“I do see a major problem with operatic acting. I still have to deal with singers pointing at everything all the time.” Selina Cadell, actress, director and Head of Drama at the National Opera Studio for 20 years, flings her arms dramatically. “You can get away with grand operatic gestures anywhere if they’re truthful, but most of the operatic gestures that happen aren’t truthful.”

Robert Murray and Jonathan Lemalu © Patrick Cadell
Robert Murray and Jonathan Lemalu
© Patrick Cadell

I’m in a studio at Wilton’s Music Hall, having watched Cadell rehearse Rob Murray and Jonathan Lemalu in a scene from Stravinsky’s The Rake’s Progress, the first production staged by the new company she’s set up with dramaturg and fellow producer Eliza Thompson, OperaGlass Works. Formed as a way to respond to how the opera world has changed in recent decades, the seeds of the company were sown when Cadell was invited by Nicholas Hytner to lead a National Theatre workshop exploring the relationship between Auden’s libretto and Stravinsky’s music. Tenor Rob Murray took part and, as Cadell explains, “we’ve been trying to get a production together ever since. We said for years we’d do it but, in reality, who’s going to ask us to do The Rake’s Progress with Rob and other people that I know? It was never going to happen. It was Laurence Cummings (with whom Cadell had worked on Arianna in Creta at the Royal College of Music) who pushed us into it.”

The Rake’s Progress has this fantastic harpsichord part,” interjects Thompson, “so for Laurence – a Baroque performer – there was something thrilling for him about this neoclassical world.” In their production, Cummings will direct the Southbank Sinfonia, the musicians sharing the stage with a cast including Murray, Lemalu and Susanna Hurrell.

Susanna Hurrell being rehearsed by Selina Cadell © Patrick Cadell
Susanna Hurrell being rehearsed by Selina Cadell
© Patrick Cadell

OperaGlass Works represents a desire to shift the operatic goalposts in terms of acting. “There’s a lot of fantastic opera in this country,” Cadell says, “but there is also a tradition of opera being (a) seen as elitist and (b) you fly in from Paris or Berlin, stand where you’re told to stand and pick up the handkerchief on the same note as when the production was new 40 years ago. I understand why that happens but are we paying too much for productions? Are we charging too much for tickets? It’s a catch-22 situation but there must be another way, so we thought if we try and launch this company with this project it might make people realise that you can fund opera differently.”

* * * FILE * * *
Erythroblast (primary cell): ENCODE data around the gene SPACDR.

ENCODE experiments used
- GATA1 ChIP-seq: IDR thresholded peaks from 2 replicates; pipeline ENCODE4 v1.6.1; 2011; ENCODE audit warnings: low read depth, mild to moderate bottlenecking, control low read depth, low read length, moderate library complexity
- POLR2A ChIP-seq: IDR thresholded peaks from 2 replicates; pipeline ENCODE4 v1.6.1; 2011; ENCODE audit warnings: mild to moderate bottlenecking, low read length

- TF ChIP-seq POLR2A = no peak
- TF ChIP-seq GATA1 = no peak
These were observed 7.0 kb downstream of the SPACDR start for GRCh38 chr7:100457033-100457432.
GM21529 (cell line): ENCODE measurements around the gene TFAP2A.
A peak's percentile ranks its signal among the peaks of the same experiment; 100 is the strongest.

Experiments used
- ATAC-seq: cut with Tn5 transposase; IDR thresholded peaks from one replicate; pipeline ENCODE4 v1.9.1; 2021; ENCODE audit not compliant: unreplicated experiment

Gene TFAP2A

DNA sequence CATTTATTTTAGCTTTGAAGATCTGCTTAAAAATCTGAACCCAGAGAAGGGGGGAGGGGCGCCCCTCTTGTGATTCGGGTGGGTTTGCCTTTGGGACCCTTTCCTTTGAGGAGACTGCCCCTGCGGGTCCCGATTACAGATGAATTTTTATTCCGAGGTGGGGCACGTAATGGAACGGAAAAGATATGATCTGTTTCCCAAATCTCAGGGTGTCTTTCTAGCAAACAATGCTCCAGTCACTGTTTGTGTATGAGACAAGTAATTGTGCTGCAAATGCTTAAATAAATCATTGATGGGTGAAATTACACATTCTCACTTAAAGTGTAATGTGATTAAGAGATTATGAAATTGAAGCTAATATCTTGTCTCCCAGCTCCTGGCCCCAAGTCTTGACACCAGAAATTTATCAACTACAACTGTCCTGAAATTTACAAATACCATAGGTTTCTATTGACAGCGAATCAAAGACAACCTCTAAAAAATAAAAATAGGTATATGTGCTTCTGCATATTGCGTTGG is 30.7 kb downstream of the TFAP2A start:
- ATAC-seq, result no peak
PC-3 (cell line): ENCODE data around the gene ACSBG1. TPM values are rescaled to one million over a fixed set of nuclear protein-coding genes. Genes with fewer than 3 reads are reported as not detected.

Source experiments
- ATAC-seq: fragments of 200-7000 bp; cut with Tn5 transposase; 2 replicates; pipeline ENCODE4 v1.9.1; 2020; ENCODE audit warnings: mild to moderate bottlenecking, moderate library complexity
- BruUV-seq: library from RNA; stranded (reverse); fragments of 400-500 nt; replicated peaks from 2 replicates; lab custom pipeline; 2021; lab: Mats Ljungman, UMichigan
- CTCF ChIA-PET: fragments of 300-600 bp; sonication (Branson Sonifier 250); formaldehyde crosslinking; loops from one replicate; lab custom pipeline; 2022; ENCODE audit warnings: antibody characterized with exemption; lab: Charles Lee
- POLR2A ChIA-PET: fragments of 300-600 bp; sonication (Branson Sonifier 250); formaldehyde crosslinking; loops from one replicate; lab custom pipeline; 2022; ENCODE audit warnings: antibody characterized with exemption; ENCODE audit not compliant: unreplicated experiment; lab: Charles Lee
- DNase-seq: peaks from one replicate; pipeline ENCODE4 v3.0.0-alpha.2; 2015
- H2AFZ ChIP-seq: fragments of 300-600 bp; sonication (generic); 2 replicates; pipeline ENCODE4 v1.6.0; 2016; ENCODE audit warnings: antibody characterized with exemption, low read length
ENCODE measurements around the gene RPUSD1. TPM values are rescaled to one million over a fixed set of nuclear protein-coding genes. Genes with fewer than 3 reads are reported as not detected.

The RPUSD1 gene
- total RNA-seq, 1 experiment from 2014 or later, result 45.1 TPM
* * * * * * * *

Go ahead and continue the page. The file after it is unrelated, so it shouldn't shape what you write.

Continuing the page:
Thompson joins in. “Is it possible to create an excellent new production with a really good cast of internationally renowned singers and excellent musicians and designers… but cheaper? And with a five week rehearsal period as you would in the theatre?”

“We had to set about finding money. I don’t think either of us knew how hard that would be,” confesses Cadell. “We found it through many different sources… we’ve even robbed a couple of banks!” she laughs raucously. Thompson explains that most of the funding has come from trusts and foundations and through opera-loving philanthropists who believed in their concept.

Robert Murray and Susannah Hurrell © Patrick Cadell
Robert Murray and Susannah Hurrell
© Patrick Cadell